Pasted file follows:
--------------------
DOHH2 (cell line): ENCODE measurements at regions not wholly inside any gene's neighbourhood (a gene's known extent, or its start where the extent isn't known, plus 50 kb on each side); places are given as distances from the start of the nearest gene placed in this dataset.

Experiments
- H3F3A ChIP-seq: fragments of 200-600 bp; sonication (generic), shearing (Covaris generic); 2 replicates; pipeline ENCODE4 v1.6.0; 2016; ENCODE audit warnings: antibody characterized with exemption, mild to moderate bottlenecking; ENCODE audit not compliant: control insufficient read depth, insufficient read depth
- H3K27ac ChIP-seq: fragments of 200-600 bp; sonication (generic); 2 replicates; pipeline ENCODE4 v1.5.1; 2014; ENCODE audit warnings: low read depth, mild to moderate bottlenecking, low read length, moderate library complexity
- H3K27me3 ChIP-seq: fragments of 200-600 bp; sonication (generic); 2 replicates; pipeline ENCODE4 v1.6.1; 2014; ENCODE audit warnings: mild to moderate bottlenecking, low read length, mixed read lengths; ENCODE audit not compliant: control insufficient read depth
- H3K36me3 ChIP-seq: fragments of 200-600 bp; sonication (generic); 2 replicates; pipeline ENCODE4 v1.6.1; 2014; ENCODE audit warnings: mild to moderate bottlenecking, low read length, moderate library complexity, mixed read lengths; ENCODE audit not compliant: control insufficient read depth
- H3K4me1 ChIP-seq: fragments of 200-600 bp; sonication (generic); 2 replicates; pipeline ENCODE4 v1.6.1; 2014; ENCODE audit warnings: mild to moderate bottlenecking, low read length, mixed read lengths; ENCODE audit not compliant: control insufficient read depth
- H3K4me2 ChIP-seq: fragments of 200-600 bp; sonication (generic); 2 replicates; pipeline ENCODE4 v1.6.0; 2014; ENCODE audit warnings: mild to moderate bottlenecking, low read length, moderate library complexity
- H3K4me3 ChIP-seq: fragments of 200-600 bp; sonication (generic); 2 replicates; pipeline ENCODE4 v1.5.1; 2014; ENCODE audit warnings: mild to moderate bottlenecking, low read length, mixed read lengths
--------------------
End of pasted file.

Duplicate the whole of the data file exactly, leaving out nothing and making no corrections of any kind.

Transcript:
DOHH2 (cell line): ENCODE measurements at regions not wholly inside any gene's neighbourhood (a gene's known extent, or its start where the extent isn't known, plus 50 kb on each side); places are given as distances from the start of the nearest gene placed in this dataset.

Experiments
- H3F3A ChIP-seq: fragments of 200-600 bp; sonication (generic), shearing (Covaris generic); 2 replicates; pipeline ENCODE4 v1.6.0; 2016; ENCODE audit warnings: antibody characterized with exemption, mild to moderate bottlenecking; ENCODE audit not compliant: control insufficient read depth, insufficient read depth
- H3K27ac ChIP-seq: fragments of 200-600 bp; sonication (generic); 2 replicates; pipeline ENCODE4 v1.5.1; 2014; ENCODE audit warnings: low read depth, mild to moderate bottlenecking, low read length, moderate library complexity
- H3K27me3 ChIP-seq: fragments of 200-600 bp; sonication (generic); 2 replicates; pipeline ENCODE4 v1.6.1; 2014; ENCODE audit warnings: mild to moderate bottlenecking, low read length, mixed read lengths; ENCODE audit not compliant: control insufficient read depth
- H3K36me3 ChIP-seq: fragments of 200-600 bp; sonication (generic); 2 replicates; pipeline ENCODE4 v1.6.1; 2014; ENCODE audit warnings: mild to moderate bottlenecking, low read length, moderate library complexity, mixed read lengths; ENCODE audit not compliant: control insufficient read depth
- H3K4me1 ChIP-seq: fragments of 200-600 bp; sonication (generic); 2 replicates; pipeline ENCODE4 v1.6.1; 2014; ENCODE audit warnings: mild to moderate bottlenecking, low read length, mixed read lengths; ENCODE audit not compliant: control insufficient read depth
- H3K4me2 ChIP-seq: fragments of 200-600 bp; sonication (generic); 2 replicates; pipeline ENCODE4 v1.6.0; 2014; ENCODE audit warnings: mild to moderate bottlenecking, low read length, moderate library complexity
- H3K4me3 ChIP-seq: fragments of 200-600 bp; sonication (generic); 2 replicates; pipeline ENCODE4 v1.5.1; 2014; ENCODE audit warnings: mild to moderate bottlenecking, low read length, mixed read lengths